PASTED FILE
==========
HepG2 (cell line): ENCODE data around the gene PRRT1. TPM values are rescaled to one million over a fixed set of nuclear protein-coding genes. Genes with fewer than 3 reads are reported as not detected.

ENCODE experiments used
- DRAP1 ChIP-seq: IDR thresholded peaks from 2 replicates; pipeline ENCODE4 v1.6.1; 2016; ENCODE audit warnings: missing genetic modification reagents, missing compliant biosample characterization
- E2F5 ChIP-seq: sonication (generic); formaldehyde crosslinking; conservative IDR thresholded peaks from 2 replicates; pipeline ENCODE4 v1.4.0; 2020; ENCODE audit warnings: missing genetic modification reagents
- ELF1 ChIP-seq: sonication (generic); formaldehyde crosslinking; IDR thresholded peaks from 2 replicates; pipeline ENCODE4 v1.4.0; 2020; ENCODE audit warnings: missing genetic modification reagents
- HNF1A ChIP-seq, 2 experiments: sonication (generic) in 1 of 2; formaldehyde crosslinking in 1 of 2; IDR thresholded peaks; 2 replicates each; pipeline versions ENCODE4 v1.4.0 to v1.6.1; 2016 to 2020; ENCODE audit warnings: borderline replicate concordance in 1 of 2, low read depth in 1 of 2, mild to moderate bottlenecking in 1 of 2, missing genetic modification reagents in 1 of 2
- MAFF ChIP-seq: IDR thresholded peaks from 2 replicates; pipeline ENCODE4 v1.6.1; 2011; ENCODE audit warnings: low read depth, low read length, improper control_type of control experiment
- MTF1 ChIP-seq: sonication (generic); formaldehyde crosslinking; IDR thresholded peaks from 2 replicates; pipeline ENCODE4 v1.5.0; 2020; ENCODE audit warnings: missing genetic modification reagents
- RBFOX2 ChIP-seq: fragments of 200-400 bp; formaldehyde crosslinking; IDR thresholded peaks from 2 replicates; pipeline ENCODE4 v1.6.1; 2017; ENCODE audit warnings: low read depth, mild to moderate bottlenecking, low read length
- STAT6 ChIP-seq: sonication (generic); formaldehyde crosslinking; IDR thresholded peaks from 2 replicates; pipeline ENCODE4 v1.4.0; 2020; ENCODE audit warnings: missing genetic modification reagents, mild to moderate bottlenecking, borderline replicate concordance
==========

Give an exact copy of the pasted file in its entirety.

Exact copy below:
HepG2 (cell line): ENCODE data around the gene PRRT1. TPM values are rescaled to one million over a fixed set of nuclear protein-coding genes. Genes with fewer than 3 reads are reported as not detected.

ENCODE experiments used
- DRAP1 ChIP-seq: IDR thresholded peaks from 2 replicates; pipeline ENCODE4 v1.6.1; 2016; ENCODE audit warnings: missing genetic modification reagents, missing compliant biosample characterization
- E2F5 ChIP-seq: sonication (generic); formaldehyde crosslinking; conservative IDR thresholded peaks from 2 replicates; pipeline ENCODE4 v1.4.0; 2020; ENCODE audit warnings: missing genetic modification reagents
- ELF1 ChIP-seq: sonication (generic); formaldehyde crosslinking; IDR thresholded peaks from 2 replicates; pipeline ENCODE4 v1.4.0; 2020; ENCODE audit warnings: missing genetic modification reagents
- HNF1A ChIP-seq, 2 experiments: sonication (generic) in 1 of 2; formaldehyde crosslinking in 1 of 2; IDR thresholded peaks; 2 replicates each; pipeline versions ENCODE4 v1.4.0 to v1.6.1; 2016 to 2020; ENCODE audit warnings: borderline replicate concordance in 1 of 2, low read depth in 1 of 2, mild to moderate bottlenecking in 1 of 2, missing genetic modification reagents in 1 of 2
- MAFF ChIP-seq: IDR thresholded peaks from 2 replicates; pipeline ENCODE4 v1.6.1; 2011; ENCODE audit warnings: low read depth, low read length, improper control_type of control experiment
- MTF1 ChIP-seq: sonication (generic); formaldehyde crosslinking; IDR thresholded peaks from 2 replicates; pipeline ENCODE4 v1.5.0; 2020; ENCODE audit warnings: missing genetic modification reagents
- RBFOX2 ChIP-seq: fragments of 200-400 bp; formaldehyde crosslinking; IDR thresholded peaks from 2 replicates; pipeline ENCODE4 v1.6.1; 2017; ENCODE audit warnings: low read depth, mild to moderate bottlenecking, low read length
- STAT6 ChIP-seq: sonication (generic); formaldehyde crosslinking; IDR thresholded peaks from 2 replicates; pipeline ENCODE4 v1.4.0; 2020; ENCODE audit warnings: missing genetic modification reagents, mild to moderate bottlenecking, borderline replicate concordance